THE MERRELL BLOG: WHAT'S NOW. WHAT'S NEXT. LET'S GET OUTSIDE.
Packing for Your Next Hike!
I've packed many a backpack over the years for our adventure races and ultra runs, which means I've uttered many a curse word while lamenting the fact that I put something important at the bottom of my pack, in an inconvenient spot, or exposed it to loss/damage. So to keep you from having to wash your own mouth out with soap on the trail, here is the good, the bad and the not so pretty about how to pack, what to bring, and where to put it for your next big hike!
For a day hike, you will rarely need anything bigger than a 20 liter pack. For multiple day hikes, a 30 to 60 liter will be the call. The most important factors for me when choosing a pack are: lightweight, durable material, LOTS of mesh pockets on the outside of the pack (back, sides, top), big pockets on the waist belt on both sides, pockets on the shoulder straps (can you tell I'm a fan of outside pockets? Easy access, baby!), a solid enough waist belt to carry the bulk of the weight, the ability to easily dry and drain, and last but not least, how it fits on my body.
The Must Haves
For a Day Hike:
*Balaclava (it’s that funny hood that makes you look like you're robbing a bank :) --for temperature control. My FAVORITE piece of gear. I also cover my mouth and breathe through it to control cold/dry/dusty-air-induced bronchitis and asthma. I usually wear one around my neck for the duration of the adventure.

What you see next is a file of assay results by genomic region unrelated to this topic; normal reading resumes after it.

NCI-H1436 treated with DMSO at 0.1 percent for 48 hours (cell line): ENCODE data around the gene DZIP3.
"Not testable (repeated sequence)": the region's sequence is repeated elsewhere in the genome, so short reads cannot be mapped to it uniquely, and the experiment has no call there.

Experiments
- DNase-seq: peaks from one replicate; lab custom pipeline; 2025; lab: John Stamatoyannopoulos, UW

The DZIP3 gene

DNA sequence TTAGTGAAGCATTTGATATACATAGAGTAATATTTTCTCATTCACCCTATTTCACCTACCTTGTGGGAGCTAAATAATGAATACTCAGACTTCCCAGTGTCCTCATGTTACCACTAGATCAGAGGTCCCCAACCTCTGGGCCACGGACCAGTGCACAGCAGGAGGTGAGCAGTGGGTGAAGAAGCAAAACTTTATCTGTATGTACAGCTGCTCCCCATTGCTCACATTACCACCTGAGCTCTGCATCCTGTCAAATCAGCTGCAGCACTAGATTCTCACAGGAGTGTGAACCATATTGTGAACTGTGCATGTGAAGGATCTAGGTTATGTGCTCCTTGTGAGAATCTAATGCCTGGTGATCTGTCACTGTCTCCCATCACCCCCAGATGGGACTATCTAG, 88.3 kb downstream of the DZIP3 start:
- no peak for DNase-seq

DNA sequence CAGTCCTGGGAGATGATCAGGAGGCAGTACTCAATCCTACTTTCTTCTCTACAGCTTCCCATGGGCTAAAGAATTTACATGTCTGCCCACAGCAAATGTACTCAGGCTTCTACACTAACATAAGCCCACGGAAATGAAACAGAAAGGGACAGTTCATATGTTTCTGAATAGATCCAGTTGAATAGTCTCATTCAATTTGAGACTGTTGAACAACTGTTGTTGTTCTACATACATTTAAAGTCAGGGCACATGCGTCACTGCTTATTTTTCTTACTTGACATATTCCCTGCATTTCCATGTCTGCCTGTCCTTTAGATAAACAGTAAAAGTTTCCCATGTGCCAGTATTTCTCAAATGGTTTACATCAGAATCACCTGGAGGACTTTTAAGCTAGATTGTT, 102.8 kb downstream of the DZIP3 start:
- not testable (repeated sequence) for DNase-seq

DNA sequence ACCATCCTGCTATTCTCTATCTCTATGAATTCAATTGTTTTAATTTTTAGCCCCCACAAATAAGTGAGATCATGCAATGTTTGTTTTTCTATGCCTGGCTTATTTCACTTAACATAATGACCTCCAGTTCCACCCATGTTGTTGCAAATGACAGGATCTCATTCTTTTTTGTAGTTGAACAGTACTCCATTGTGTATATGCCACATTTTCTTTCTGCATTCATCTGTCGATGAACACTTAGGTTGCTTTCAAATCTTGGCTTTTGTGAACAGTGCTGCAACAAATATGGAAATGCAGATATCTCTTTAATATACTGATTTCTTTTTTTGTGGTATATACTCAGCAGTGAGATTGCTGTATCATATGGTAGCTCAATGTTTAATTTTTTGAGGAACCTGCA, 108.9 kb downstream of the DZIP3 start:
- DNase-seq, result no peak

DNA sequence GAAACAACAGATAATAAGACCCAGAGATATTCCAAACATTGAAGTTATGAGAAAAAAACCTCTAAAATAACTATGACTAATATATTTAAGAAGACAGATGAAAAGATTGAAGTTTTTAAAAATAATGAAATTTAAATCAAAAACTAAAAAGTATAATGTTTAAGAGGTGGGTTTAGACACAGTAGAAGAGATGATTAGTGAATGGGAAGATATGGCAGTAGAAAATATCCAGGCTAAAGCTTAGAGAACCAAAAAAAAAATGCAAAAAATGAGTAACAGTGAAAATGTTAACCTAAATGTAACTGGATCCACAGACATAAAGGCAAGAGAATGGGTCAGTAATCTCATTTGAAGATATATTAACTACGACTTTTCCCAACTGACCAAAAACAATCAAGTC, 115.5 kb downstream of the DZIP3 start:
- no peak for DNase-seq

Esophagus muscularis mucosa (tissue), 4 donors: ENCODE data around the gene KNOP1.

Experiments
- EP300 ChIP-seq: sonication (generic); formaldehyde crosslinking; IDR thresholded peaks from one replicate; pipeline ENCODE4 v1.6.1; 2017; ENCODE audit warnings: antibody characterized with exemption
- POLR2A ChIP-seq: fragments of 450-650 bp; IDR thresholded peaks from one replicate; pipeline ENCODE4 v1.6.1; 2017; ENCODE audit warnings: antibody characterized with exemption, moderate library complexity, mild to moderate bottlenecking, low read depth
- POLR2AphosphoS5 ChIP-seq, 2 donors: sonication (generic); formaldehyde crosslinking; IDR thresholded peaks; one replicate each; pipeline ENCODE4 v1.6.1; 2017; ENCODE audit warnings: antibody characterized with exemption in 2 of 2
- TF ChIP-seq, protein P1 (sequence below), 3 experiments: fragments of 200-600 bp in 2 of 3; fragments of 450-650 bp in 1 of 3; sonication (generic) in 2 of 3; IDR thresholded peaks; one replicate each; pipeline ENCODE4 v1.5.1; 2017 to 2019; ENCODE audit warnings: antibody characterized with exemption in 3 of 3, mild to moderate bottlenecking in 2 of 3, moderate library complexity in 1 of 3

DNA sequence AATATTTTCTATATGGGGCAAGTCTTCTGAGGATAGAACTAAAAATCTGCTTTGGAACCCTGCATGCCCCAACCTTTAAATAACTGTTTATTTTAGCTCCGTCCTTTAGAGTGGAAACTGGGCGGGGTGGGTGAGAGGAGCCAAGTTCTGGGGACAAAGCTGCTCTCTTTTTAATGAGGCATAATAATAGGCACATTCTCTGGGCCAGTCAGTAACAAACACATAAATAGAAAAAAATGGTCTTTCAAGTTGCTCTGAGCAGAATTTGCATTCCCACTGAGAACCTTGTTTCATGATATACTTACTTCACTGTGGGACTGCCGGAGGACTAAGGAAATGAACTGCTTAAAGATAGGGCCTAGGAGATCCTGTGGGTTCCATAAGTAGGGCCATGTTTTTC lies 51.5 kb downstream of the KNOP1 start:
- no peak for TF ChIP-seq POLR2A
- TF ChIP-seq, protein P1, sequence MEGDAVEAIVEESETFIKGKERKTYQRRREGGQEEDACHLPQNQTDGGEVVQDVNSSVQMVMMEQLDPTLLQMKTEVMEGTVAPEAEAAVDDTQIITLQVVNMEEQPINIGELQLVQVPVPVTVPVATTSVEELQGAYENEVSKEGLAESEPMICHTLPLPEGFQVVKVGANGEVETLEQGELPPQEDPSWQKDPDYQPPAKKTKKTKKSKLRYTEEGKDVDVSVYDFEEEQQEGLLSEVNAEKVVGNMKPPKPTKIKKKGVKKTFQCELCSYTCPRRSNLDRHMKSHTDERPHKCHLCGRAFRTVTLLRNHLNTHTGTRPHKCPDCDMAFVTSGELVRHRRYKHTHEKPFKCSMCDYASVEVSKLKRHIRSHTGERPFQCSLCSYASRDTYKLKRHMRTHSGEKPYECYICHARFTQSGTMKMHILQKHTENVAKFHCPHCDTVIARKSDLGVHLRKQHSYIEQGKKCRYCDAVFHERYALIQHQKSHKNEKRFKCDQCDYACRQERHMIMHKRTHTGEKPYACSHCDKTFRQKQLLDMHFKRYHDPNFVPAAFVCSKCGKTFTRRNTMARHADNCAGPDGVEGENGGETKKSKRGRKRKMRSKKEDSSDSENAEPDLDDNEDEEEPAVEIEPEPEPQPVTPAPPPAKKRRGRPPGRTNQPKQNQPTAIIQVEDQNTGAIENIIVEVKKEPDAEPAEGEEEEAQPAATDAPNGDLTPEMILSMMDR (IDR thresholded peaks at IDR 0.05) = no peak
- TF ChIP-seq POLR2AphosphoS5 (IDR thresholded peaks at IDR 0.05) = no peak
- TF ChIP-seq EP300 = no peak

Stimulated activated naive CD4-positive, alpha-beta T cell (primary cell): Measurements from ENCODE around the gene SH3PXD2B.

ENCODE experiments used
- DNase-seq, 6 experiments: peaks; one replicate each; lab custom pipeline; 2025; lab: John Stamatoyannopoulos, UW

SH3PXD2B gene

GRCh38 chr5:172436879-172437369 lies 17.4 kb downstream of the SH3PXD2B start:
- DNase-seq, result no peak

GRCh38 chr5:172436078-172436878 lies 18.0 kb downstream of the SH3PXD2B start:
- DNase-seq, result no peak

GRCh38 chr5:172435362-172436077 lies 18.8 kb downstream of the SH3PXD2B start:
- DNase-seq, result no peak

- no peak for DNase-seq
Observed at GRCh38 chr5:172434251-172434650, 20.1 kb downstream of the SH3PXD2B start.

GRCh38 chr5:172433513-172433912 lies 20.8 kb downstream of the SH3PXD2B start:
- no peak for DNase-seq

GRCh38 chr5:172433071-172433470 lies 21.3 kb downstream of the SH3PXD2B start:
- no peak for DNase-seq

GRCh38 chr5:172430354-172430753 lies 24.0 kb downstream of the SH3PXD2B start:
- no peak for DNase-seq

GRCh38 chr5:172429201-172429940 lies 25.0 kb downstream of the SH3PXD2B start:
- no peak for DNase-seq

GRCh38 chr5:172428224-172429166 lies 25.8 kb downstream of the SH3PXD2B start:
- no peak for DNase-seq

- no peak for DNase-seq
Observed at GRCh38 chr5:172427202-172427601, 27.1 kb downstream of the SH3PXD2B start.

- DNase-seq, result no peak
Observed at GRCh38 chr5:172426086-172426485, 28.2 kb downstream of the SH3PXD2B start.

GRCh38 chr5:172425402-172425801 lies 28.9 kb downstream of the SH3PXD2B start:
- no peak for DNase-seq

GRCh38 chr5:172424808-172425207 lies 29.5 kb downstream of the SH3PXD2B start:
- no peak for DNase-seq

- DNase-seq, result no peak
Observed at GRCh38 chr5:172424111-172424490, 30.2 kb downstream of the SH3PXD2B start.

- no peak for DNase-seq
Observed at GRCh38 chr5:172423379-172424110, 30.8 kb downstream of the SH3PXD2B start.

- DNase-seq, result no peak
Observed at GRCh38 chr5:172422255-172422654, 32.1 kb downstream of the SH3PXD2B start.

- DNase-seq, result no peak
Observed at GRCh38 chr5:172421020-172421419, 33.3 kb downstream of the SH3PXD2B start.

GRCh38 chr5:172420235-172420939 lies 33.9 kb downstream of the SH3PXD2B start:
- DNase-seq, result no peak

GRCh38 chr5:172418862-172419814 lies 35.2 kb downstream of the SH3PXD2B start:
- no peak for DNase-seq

*Lightweight cycling type gloves--quick temperature control and hand protection
*Bivvy space blanket (sleeping bag style). My favorite is the Adventure Medical Kit Thermo-lite--90% chance you won’t need this on a day hike, but it's worth it for that 10% chance that you or a friend will need it!
*Blister kit--duct tape, sportslick (or Vaseline) to prevent friction, mini scissors, and “Glacier Gel" blister dressing
*100 Oz water bladder AND water bottles. When it comes to hydration, “one is none". It's too much of a risk to only have one container. Stuff happens.
*Headlamp (always. no matter how long you plan to be gone). Even well-planned day hikes often become post sunset "adventures".
*Cell phone (and/or SPOT device) with waterproof bag/case.
*Waterproof bags in 2 sizes (for food, clothes, cell phone). I like Alosaks for general use. They're tougher than a Ziploc but lighter and less bulky than a 'dry bag'.
*Waterproof (at least windproof) jacket. Some great ones: the Merrell Mariposa or Pangea Shell